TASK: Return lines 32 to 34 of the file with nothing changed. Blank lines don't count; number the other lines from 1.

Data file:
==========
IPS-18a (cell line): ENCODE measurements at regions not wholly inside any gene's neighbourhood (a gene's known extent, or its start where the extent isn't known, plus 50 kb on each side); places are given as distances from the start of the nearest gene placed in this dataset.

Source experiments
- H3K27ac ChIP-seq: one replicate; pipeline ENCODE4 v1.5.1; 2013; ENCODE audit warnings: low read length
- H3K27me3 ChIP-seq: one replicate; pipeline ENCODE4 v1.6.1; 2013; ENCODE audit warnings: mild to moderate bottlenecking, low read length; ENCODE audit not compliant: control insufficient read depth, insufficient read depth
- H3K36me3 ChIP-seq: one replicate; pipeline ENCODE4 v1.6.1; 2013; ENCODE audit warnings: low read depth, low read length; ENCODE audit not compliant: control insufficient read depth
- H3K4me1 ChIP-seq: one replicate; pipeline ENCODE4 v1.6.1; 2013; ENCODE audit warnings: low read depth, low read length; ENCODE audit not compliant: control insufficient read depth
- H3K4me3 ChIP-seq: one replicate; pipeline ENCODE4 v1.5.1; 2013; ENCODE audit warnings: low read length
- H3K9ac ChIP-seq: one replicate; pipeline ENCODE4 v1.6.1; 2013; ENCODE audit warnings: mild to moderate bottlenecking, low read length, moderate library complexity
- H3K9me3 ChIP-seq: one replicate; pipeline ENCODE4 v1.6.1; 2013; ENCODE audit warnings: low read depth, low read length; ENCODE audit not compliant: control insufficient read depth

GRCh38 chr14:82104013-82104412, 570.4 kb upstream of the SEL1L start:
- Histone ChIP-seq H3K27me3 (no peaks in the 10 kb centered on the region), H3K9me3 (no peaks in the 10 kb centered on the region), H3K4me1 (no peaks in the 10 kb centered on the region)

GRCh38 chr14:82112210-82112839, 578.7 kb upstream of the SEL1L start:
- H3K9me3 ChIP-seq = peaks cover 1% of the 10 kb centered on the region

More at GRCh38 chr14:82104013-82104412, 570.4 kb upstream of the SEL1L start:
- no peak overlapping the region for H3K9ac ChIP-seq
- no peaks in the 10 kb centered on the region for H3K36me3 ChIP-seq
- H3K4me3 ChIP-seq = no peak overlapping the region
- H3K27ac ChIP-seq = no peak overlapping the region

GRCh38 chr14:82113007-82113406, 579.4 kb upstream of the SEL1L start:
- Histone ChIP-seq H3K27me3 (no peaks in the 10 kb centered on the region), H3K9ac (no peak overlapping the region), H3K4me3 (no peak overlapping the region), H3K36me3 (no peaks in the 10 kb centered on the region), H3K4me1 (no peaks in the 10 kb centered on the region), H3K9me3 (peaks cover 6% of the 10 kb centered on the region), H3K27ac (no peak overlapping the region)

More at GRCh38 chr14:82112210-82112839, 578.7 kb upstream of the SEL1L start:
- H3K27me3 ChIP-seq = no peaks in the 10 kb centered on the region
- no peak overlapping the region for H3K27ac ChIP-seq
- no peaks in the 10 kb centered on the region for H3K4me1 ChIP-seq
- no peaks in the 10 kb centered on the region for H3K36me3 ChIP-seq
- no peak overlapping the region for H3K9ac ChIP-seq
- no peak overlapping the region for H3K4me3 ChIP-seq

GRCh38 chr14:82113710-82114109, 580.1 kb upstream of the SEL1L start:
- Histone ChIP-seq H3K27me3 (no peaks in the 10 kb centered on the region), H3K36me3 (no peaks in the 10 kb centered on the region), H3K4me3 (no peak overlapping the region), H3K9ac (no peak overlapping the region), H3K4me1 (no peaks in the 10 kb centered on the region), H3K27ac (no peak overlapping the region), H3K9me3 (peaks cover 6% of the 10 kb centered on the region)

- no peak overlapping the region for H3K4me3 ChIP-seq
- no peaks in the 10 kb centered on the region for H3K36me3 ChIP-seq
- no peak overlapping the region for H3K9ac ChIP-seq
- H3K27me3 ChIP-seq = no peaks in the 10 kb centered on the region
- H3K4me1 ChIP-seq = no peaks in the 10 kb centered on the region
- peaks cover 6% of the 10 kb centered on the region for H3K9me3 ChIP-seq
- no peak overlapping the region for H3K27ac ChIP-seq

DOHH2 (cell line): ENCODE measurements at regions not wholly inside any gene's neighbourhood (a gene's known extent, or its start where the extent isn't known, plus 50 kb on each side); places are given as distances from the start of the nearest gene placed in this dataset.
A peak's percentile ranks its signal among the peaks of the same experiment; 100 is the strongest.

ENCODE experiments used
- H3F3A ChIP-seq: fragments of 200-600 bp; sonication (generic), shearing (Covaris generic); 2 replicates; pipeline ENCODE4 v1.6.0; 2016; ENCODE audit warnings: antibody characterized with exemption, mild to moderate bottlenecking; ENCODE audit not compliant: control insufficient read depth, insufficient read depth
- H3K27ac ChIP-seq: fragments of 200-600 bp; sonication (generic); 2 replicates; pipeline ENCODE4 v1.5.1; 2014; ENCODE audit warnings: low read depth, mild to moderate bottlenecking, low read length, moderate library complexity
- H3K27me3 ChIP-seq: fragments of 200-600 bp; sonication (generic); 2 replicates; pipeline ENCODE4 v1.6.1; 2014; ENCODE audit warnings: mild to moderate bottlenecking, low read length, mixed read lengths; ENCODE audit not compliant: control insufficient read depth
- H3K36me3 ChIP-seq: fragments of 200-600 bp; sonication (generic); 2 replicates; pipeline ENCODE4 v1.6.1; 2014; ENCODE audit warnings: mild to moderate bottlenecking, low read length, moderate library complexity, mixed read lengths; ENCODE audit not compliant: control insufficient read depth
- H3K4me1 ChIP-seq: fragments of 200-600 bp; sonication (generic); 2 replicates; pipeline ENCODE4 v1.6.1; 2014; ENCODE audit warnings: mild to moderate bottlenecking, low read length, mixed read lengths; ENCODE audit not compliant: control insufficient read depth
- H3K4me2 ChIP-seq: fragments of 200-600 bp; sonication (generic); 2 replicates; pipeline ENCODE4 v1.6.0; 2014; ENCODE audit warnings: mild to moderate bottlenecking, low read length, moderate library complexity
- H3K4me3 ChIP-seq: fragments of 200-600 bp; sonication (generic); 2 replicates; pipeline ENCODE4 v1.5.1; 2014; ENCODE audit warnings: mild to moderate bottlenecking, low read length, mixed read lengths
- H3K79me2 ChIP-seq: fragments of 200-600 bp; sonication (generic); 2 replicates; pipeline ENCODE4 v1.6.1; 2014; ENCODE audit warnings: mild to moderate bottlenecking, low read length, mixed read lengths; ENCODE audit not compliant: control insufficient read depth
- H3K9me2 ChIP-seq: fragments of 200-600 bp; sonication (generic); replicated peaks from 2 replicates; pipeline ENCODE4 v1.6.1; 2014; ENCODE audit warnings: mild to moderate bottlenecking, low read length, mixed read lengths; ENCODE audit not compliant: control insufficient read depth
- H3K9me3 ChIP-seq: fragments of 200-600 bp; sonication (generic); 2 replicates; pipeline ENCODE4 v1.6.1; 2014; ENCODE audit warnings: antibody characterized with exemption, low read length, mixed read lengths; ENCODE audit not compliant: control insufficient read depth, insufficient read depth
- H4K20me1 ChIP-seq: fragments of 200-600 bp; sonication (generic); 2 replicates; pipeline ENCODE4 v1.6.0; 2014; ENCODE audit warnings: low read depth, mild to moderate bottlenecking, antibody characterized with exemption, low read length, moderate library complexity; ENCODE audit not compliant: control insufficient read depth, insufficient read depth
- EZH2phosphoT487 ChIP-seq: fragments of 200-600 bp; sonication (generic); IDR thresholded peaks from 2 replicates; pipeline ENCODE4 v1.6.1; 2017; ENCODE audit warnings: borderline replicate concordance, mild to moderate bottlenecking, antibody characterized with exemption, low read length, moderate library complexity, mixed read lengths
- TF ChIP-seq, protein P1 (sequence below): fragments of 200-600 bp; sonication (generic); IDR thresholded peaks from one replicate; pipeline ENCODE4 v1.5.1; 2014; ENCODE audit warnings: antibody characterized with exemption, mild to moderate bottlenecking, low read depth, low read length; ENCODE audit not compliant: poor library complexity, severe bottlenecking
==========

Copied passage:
- no peak overlapping the region for H3K9ac ChIP-seq
- H3K27me3 ChIP-seq = no peaks in the 10 kb centered on the region
- H3K4me1 ChIP-seq = no peaks in the 10 kb centered on the region